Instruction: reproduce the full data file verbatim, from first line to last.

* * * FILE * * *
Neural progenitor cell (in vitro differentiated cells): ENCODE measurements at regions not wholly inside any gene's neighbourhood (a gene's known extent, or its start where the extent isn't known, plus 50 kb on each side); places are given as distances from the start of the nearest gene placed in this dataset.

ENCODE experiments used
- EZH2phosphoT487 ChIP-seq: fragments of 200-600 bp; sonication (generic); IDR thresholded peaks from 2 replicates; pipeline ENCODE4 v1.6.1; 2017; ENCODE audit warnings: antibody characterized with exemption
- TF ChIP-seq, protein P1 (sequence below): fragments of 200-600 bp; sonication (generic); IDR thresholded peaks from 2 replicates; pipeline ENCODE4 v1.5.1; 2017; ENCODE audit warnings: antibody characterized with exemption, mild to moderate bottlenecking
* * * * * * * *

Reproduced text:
Neural progenitor cell (in vitro differentiated cells): ENCODE measurements at regions not wholly inside any gene's neighbourhood (a gene's known extent, or its start where the extent isn't known, plus 50 kb on each side); places are given as distances from the start of the nearest gene placed in this dataset.

ENCODE experiments used
- EZH2phosphoT487 ChIP-seq: fragments of 200-600 bp; sonication (generic); IDR thresholded peaks from 2 replicates; pipeline ENCODE4 v1.6.1; 2017; ENCODE audit warnings: antibody characterized with exemption
- TF ChIP-seq, protein P1 (sequence below): fragments of 200-600 bp; sonication (generic); IDR thresholded peaks from 2 replicates; pipeline ENCODE4 v1.5.1; 2017; ENCODE audit warnings: antibody characterized with exemption, mild to moderate bottlenecking